Made using basically one set and with a small cast, It Comes At Night is, in a word, tense. Right from the start we know something is wrong and that Paul is hardened enough at this point to do whatever he needs to do in order to keep his family safe. If that means executing his father-in-law, then that’s what he’ll do. He takes no pleasure in this, but he’ll do it. Joel Edgerton plays this part really well. He’s believably tough but also clearly concerned about the well-being of his wife and son, even if he occasionally brings that to the point where it causes tension among even them. The rest of the cast are also very strong. Kelvin Harrison Jr. plays Travis as slightly meek, maybe a little socially awkward. There’s a weird sort of throwaway scene here where he talks to Kim alone in the middle of the night. Neither of them can sleep, it happens purely be chance. He’s attracted to her and when she stretches her back he can’t help but notice her body. She doesn’t seem to mind, but when he realizes he’s been caught looking, he basically flees. We don’t know how long this seventeen year old has had no social life. He lives with his mom and dad in the middle of nowhere. Being around an attractive woman (presumably in her mid-twenties) seems unusual for him, he doesn’t know how to respond to her. Likewise, Riley Keough as Kim is quite good. She doesn’t get as much screen time here as the others but she’s perfectly believable, as is Carmen Ejogo as Paul’s wife. The other male lead, Christopher Abbott as Will, additionally turns in really solid work here. We don’t know whether or not he should be trusted or not. As most of the movie plays out from Travis’ point of view, we naturally want to side with Paul and we are given one legitimate reason to distrust Will about half way through the movie even if we don’t really know if he’s lying or not. The acting on Abbott’s part is really solid – really, the whole cast do great work.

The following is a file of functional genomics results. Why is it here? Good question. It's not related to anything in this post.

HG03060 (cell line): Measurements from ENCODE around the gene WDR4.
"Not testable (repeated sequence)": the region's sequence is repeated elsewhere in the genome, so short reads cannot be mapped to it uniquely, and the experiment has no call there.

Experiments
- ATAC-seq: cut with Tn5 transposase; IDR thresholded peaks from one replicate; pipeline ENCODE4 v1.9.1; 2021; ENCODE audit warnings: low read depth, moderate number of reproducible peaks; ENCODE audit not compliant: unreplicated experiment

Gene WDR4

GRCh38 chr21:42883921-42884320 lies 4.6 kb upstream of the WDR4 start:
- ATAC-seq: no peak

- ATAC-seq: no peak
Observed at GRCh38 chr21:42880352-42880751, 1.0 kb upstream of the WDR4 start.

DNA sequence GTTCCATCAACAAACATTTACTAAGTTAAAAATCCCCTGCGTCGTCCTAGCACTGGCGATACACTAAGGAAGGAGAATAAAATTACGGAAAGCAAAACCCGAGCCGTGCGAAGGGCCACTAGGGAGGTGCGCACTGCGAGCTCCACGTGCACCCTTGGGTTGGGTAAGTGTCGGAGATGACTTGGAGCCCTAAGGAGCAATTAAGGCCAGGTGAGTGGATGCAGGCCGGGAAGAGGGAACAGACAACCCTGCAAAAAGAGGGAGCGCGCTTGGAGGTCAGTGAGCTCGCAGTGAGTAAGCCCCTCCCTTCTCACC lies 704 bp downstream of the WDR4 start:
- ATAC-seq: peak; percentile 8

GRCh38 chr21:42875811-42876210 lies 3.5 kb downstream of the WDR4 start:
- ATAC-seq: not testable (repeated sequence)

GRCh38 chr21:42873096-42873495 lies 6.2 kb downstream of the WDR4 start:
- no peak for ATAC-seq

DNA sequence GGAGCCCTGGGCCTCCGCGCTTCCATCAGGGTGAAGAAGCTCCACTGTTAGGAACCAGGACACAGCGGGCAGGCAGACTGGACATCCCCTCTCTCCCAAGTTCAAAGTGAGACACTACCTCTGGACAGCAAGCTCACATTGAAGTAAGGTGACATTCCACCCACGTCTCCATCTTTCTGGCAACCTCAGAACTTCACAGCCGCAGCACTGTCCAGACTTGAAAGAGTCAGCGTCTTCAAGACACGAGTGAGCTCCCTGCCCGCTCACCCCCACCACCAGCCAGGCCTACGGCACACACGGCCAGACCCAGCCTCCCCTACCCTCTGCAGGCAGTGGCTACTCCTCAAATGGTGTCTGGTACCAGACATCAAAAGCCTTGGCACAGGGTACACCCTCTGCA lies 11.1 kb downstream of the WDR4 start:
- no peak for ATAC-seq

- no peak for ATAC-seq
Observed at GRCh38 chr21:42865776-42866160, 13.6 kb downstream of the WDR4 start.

There’s not much here in the way of gore. There’s only one moment you could really say is a jump scare and it’s not crammed into the movie, it fits in nicely. There’s no obvious supernatural element at play here and there’s no shaky cam or found footage aspect to the picture. Instead, the movie relies on good writing, well-crafted characters, a well-designed set and really solid cinematography to tell its story. This might be a minimalist film in a lot of ways but it’s no less effective for it.

    Video/Audio/Extras: